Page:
Tuesday, July 5, 2016

Mmmm…Raw Cookie D’oh!

For several years now, the government has told Americans to put down the tube of raw cookie dough and step away. New warnings about the harrowing dangers of cookie dough were announced by the FDA last week, right before our 4th of July holiday. Seriously? You’ve been eating the stuff ever since your BFF started dating your ex in high school. What’s the big deal?

Where did things start to go wrong for Barney? Could it have been the raw cookie dough?
In this crazy, hustle and bustle world, who has the time to wait for the cookies to be cooked? Raw cookie dough allows you to savor all of the yummy cookie goodness without the grueling task of popping them into the oven and waiting 10 minutes, which feels like an eternity when you need your sugar fix. And then there’s the mess to clean up…who needs that?

So you defiantly crack open that tube and bury your face in the heavenly Play-Doh-like substance – nom nom. A few hours later, as you rest in content satisfaction on the couch, you begin to feel a great disturbance in The Force. An abrupt gurgle begins to percolate in your gut. Your stomach makes a demonic growl. Visions of volcanic eruptions suddenly waft through your woozy head. The horrific bout of bloody diarrhea that follows might be enough to convince you to listen to those pesky scientists at the FDA from now on. The intestinal apocalypse you experience may even have you wishing for death, but don’t do so lightly. Raw cookie dough has been known to kill.

Linda Rivera died in 2013, a victim of eating a few spoonfuls of raw cookie dough. Over 70 other people were sickened during this outbreak, which started in 2009 and affected mostly teenage girls and children.
How could something that tastes so good be so bad for you? Your first instinct might be the raw eggs in the dough, which could be contaminated with a common food poisoning bacterium, Salmonella. While this is indeed possible, the latest round of scares stem from flour contaminated with a particularly nasty strain of the bacterium Escherichia coli (E. coli). Shiga toxin-producing E. coli O121 has been identified as the culprit behind a massive recall of contaminated flour made by General Mills. Most E. coli strains are harmless, but this one is so not harmless.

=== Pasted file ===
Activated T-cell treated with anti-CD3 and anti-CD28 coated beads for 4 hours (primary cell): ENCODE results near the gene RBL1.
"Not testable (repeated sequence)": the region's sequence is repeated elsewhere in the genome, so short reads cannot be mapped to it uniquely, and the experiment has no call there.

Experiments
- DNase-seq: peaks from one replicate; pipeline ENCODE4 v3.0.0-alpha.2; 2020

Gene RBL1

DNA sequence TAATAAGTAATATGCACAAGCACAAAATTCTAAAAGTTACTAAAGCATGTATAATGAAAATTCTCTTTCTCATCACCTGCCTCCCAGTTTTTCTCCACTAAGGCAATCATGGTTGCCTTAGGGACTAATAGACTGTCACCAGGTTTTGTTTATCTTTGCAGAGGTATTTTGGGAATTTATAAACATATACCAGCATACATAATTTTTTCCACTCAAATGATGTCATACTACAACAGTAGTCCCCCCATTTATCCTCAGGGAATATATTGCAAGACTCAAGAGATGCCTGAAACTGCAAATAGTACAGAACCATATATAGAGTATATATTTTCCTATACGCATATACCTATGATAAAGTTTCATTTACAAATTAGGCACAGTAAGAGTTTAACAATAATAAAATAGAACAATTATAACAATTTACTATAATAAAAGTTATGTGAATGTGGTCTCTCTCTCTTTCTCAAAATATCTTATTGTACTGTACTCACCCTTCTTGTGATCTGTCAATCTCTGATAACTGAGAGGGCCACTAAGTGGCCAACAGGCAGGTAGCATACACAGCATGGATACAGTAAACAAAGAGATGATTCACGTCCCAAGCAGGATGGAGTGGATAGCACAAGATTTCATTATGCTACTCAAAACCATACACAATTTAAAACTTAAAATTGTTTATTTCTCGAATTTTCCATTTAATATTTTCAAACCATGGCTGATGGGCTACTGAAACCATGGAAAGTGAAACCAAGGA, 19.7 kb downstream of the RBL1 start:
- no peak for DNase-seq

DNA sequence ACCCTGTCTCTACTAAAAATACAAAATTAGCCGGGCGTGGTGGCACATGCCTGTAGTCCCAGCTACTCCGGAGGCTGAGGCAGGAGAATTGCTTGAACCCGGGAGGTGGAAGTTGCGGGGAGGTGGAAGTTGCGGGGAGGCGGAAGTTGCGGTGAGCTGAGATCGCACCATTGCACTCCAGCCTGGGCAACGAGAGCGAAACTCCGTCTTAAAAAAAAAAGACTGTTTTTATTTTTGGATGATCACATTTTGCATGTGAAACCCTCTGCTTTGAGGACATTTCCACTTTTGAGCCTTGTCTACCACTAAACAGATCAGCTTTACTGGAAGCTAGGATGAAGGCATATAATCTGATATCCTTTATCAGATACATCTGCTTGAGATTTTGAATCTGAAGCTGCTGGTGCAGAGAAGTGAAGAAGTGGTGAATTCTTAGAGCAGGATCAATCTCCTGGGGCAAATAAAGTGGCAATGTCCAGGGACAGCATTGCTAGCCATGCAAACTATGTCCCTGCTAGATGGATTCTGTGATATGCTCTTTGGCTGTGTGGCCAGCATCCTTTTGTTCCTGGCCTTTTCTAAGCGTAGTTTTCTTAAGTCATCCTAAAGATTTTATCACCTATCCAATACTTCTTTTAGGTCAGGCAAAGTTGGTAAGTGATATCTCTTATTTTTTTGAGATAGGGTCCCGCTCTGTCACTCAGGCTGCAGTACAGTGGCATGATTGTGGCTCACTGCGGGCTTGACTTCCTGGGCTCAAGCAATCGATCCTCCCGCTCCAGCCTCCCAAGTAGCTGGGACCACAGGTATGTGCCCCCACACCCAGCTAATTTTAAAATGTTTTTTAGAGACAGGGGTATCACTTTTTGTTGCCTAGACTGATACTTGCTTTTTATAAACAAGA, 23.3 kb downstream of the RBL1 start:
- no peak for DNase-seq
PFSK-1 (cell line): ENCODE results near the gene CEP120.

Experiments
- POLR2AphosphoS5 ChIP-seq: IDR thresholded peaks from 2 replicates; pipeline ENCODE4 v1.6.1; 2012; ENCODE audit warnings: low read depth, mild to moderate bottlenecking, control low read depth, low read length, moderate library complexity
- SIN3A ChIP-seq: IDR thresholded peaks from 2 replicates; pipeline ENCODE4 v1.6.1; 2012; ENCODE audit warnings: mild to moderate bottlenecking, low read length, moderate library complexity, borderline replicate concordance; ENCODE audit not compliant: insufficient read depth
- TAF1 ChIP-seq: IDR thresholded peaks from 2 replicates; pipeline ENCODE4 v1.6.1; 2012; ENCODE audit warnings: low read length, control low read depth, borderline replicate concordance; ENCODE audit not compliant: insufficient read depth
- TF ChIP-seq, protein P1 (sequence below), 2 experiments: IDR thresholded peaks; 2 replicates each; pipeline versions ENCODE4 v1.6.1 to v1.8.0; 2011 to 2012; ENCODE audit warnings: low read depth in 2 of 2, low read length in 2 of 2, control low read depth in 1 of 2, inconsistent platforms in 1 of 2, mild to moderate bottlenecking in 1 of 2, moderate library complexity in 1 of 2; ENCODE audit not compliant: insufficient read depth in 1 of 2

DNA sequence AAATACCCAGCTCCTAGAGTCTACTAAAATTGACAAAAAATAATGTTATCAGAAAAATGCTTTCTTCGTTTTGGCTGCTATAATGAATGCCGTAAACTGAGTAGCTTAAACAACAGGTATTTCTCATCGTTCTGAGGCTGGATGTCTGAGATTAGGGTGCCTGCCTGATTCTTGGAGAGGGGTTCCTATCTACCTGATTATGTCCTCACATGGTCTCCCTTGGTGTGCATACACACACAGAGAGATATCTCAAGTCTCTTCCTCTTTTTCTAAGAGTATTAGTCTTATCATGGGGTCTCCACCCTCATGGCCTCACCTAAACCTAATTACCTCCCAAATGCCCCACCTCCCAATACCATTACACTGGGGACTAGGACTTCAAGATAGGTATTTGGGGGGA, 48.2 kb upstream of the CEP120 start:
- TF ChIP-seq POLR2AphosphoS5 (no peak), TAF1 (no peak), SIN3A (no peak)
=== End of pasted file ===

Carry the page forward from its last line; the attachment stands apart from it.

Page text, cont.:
Now you might be wondering:  how does E. coli, a bacterial species that inhabits the gut, get into flour? Flour comes from grain grown in fields where animals may do their business - not the kind of "chocolate chips" you want in your cookie dough! But the grain is not normally sterilized because manufacturers assume that people would actually cook the items made from that flour, which kills the E. coli. However, some people just want the “goods” and not the “baked” part.

The Shiga toxin produced by this type of E. coli is the cause for the alarm – these are proteins made by the bacteria that can bind to receptors on our cells, particularly in the intestine and the kidney, which is why people experience bloody diarrhea and renal failure when infected. Once inside our cells, the Shiga toxin can bind to our ribosomes, which make our cellular proteins. When our cells can’t make proteins, they eventually die.

E. coli bacteria are kind of scruffy-looking, but those “hairs” are actually flagella the bacterium uses to get around. About 10,000 of these can fit on the head of a pin. It only takes 10 of the more virulent strains to make you seriously ill.
Over 40 people have been sickened from the recent outbreak, almost a baker's dozen requiring hospitalization. There have been no deaths to date, and deaths from cookie dough remain extremely rare…but it has happened and is a most unpleasant way to leave the world. So cook your cookies or risk tossing them later.

The FDA also warned that pizza dough, “play clay” made from dough, or “flour crafts” that kids sometimes play with, can also lead to food poisoning. Even if they don’t eat it, the E. coli can get onto their hands, which usually end up in their mouth before they get washed.
In light of these cookie dough poisonings, manufacturers have started to use only pasteurized eggs and, more recently, heat-treated flour to destroy the bacterial culprits. However, they still caution that consumers cook the product properly to be on the safe side.

What about those of us who enjoy our desserts within a dessert, namely cookie dough ice cream? You can breathe easy - cookie dough ice cream is okay to eat because it is typically made with heat-treated flour and pasteurized eggs.
To put things in perspective, E. coli contaminated spinach sickened nearly 200 people and killed 3 of them in 2006. The point is not to eat more cookie dough instead of spinach (sorry)…but to handle and prepare ALL food properly no matter what it is.

Putting it all together, if you are making cookie dough or cake batter from scratch, odds are the flour you're using has not been heat-treated to kill bacteria, so there is a chance it could be contaminated. Even if it is not under the recall, the flour should be treated as you would any other raw food. If you must play cookie dough roulette, some companies are stepping up to the (kitchen) plate and making some that lacks eggs and uses heat-treated flour.

Contributed by:  Bill Sullivan

Thorpe, C. (2004). Shiga Toxin--Producing Escherichia coli Infection Clinical Infectious Diseases, 38 (9), 1298-1303 DOI: 10.1086/383473

Obrig, T. (2010). Escherichia coli Shiga Toxin Mechanisms of Action in Renal Disease Toxins, 2 (12), 2769-2794 DOI: 10.3390/toxins2122769

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